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Running a School: What I learned about business from travelling the world, Part 2: New York, Carpe Diem

 

Sometimes opportunities just present themselves; sometimes we have to go and make them.

 

Back in New York in July 1989, I had made an opportunity for myself simply by opening the Yellow Pages.

 

However, not everything was as rosy as the impression I gave.

 

During the conversation with the Cheshire Cheese Restaurant manager, several questions asked and some comments made gave me a certain amount of trepidation and no little fear.

 

I have already mentioned that New York was a menacing place, and as a naïve, 21-year-old Geordie in the Big Apple, I felt very uneasy.

 

More than this, I feared for my safety.

 

So, I made a quick choice after a quick internal chat

 

6 o’clock came and went and I didn’t go for the job.

 

I really was concerned for my safety, but assured myself that given this opportunity had been so easy to come by, others surely couldn’t be much more difficult.

 

The next day I continued where I left off, calling restaurants. No bites.

 

So, I went out and pounded the pavement. The questions were always the same.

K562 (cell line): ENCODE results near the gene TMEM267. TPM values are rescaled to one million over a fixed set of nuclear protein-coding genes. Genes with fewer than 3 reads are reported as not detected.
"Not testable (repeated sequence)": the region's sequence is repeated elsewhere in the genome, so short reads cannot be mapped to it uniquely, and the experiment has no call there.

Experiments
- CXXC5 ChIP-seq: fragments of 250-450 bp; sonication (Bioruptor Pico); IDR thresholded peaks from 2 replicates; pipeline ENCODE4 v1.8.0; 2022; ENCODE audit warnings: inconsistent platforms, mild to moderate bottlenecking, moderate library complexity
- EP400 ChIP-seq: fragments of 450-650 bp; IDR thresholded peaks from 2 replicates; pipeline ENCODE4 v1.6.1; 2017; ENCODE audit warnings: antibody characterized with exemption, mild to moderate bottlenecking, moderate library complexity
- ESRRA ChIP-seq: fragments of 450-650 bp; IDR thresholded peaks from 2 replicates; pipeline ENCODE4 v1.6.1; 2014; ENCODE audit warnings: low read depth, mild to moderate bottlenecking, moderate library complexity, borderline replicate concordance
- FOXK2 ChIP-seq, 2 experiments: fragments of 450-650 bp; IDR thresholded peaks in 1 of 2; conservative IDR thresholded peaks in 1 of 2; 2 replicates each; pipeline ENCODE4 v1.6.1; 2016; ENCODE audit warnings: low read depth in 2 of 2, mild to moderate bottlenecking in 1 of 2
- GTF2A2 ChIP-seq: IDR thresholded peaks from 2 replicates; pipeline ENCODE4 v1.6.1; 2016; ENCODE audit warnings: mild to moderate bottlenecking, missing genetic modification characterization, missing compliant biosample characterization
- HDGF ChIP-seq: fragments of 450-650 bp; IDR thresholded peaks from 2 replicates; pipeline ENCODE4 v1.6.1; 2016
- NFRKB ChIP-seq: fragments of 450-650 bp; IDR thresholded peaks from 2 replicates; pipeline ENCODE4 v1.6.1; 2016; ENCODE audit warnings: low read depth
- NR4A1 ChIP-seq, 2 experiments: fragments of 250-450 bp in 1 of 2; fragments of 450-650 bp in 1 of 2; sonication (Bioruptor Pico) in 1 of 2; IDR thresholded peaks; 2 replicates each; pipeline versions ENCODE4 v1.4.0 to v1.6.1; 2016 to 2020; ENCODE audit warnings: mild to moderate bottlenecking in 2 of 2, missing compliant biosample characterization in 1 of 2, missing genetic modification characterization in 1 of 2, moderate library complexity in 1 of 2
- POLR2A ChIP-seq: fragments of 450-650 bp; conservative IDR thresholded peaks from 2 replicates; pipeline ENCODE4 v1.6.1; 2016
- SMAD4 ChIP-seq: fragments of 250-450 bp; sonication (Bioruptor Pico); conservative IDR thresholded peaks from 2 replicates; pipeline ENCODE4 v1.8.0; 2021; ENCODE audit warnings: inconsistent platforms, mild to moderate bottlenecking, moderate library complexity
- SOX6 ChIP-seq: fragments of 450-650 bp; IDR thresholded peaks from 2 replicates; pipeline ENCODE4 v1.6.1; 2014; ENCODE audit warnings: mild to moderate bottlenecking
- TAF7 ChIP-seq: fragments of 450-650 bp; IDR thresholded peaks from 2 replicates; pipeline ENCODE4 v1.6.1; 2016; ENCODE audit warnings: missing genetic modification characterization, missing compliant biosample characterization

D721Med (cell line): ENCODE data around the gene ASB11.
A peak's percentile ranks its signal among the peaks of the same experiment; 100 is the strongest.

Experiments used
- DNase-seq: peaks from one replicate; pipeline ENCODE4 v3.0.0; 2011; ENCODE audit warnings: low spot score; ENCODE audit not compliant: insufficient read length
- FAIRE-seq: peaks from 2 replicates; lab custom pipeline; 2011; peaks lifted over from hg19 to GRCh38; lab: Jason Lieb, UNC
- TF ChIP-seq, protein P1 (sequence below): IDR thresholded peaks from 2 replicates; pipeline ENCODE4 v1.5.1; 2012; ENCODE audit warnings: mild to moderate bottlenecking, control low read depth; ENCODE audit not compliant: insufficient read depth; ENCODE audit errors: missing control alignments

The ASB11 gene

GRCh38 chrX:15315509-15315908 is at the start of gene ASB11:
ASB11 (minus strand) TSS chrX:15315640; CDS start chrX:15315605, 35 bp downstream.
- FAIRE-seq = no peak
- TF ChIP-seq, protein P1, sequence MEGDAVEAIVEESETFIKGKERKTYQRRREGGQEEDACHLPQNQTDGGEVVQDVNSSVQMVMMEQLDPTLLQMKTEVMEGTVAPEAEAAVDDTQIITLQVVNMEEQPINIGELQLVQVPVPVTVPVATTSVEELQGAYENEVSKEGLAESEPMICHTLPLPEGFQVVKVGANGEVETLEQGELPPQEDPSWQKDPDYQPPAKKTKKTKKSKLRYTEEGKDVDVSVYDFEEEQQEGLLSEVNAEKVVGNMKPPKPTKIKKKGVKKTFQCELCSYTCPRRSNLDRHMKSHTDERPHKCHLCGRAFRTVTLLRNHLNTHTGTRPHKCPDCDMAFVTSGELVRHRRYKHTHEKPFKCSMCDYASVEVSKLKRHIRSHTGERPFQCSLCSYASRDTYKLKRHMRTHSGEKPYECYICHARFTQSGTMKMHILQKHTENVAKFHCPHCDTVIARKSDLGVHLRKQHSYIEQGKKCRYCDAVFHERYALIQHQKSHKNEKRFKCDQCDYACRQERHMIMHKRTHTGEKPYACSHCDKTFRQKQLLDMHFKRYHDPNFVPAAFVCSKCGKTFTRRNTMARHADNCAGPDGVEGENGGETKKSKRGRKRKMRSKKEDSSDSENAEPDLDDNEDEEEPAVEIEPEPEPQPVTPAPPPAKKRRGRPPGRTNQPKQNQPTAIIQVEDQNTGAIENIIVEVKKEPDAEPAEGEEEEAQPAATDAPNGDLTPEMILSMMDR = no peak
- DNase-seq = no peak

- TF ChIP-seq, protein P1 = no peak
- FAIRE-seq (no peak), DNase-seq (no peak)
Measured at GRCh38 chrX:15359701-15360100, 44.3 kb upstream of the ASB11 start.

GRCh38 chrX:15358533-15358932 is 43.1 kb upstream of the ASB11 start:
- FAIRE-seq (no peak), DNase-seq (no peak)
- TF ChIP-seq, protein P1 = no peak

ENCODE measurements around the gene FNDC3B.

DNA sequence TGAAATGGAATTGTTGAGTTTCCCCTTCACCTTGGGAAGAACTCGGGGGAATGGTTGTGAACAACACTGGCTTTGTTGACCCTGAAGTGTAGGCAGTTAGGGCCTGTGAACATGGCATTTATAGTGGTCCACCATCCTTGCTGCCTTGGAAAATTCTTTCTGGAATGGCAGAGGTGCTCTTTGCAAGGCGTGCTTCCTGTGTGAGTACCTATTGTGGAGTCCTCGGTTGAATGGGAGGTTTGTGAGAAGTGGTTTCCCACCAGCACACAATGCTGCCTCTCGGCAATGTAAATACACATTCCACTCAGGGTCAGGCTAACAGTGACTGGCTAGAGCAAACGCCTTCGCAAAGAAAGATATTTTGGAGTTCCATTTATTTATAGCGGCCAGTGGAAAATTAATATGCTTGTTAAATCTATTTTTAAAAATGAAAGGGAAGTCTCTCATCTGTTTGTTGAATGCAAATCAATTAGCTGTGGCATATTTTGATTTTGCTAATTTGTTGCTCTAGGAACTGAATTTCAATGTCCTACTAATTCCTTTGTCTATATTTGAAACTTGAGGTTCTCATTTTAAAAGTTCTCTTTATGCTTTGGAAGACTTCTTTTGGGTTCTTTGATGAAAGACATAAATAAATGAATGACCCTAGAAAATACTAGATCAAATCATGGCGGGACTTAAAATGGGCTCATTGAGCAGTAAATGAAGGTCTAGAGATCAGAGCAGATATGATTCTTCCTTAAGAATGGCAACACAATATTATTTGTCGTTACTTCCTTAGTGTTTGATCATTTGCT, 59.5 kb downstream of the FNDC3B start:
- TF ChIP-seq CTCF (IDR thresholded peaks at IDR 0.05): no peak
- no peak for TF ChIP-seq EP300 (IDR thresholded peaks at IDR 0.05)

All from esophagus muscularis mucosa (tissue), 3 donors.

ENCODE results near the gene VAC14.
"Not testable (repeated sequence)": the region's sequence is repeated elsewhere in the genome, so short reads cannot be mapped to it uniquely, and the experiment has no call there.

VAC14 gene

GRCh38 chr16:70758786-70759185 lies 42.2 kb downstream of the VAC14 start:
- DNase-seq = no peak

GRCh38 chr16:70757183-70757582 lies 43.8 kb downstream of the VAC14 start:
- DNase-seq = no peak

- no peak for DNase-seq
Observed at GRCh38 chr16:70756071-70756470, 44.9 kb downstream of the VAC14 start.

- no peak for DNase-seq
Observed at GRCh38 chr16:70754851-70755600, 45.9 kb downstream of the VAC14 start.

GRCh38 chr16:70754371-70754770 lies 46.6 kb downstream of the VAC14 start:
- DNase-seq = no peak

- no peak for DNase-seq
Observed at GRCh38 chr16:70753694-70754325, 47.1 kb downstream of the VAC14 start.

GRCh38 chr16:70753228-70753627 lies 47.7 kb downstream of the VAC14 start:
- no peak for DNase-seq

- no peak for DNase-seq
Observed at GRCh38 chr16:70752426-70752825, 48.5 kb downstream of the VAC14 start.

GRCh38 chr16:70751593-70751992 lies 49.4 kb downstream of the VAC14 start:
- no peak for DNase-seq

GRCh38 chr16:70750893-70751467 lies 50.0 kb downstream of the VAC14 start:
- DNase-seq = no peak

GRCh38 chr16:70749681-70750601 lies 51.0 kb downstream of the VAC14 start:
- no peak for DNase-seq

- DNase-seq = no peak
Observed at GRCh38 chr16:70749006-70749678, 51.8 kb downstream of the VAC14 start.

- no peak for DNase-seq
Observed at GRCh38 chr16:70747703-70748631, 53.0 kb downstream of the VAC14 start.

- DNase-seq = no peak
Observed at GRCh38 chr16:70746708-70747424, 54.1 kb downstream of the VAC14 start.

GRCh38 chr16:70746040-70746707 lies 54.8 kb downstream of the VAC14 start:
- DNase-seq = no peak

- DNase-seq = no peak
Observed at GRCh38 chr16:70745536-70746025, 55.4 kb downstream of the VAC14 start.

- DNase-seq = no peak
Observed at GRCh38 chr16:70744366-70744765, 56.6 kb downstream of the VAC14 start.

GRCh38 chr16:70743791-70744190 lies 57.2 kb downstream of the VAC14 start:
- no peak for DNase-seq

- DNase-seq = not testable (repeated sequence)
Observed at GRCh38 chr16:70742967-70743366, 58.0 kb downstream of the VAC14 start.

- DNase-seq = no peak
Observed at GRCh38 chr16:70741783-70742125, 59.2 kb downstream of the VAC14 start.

Do you have a Social Security number? Yes.

Do you have any experience? No.

What are the main ingredients of a Caesar salad? No idea.

What things contribute to the ambience of a successful restaurant? Er…

 

It was pretty obvious I was not a good candidate to be a waiter in a restaurant and couldn’t even get a job as a busboy.

 

After a while, I became disillusioned and sought solace in Carty’s Bar on Third Avenue.

 

I then took a short walk to Washington Square Park where I bought a well-thumbed copy of Jack Kerouac’s On the Road, and this is what I did: I took the train from Grand Central Station up to New Haven, Connecticut, found my way to Route 95 and stuck out my thumb. I was hitchhiking.

 

On reflection, this seems a far riskier endeavour than going to the Cheshire Cheese Restaurant to see how things would turn out.

 

What I learned from this was to investigate situations thoroughly and to rely on data and references, rather than uninformed opinion and emotion.

 

And also, to seize the day.

 

 

 

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